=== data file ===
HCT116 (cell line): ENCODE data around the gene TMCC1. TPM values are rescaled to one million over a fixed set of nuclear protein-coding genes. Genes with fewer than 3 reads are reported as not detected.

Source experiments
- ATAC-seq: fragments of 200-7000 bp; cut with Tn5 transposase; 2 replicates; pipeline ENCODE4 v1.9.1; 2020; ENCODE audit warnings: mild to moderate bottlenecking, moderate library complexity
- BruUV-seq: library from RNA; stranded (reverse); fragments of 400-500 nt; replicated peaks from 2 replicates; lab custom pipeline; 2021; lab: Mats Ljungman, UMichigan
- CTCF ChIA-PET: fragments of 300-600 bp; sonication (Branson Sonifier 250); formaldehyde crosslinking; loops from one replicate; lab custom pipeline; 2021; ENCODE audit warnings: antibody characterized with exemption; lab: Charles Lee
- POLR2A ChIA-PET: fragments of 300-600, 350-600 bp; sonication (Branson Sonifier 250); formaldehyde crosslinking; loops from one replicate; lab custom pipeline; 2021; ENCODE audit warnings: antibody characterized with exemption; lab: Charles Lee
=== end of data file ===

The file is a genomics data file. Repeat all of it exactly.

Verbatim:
HCT116 (cell line): ENCODE data around the gene TMCC1. TPM values are rescaled to one million over a fixed set of nuclear protein-coding genes. Genes with fewer than 3 reads are reported as not detected.

Source experiments
- ATAC-seq: fragments of 200-7000 bp; cut with Tn5 transposase; 2 replicates; pipeline ENCODE4 v1.9.1; 2020; ENCODE audit warnings: mild to moderate bottlenecking, moderate library complexity
- BruUV-seq: library from RNA; stranded (reverse); fragments of 400-500 nt; replicated peaks from 2 replicates; lab custom pipeline; 2021; lab: Mats Ljungman, UMichigan
- CTCF ChIA-PET: fragments of 300-600 bp; sonication (Branson Sonifier 250); formaldehyde crosslinking; loops from one replicate; lab custom pipeline; 2021; ENCODE audit warnings: antibody characterized with exemption; lab: Charles Lee
- POLR2A ChIA-PET: fragments of 300-600, 350-600 bp; sonication (Branson Sonifier 250); formaldehyde crosslinking; loops from one replicate; lab custom pipeline; 2021; ENCODE audit warnings: antibody characterized with exemption; lab: Charles Lee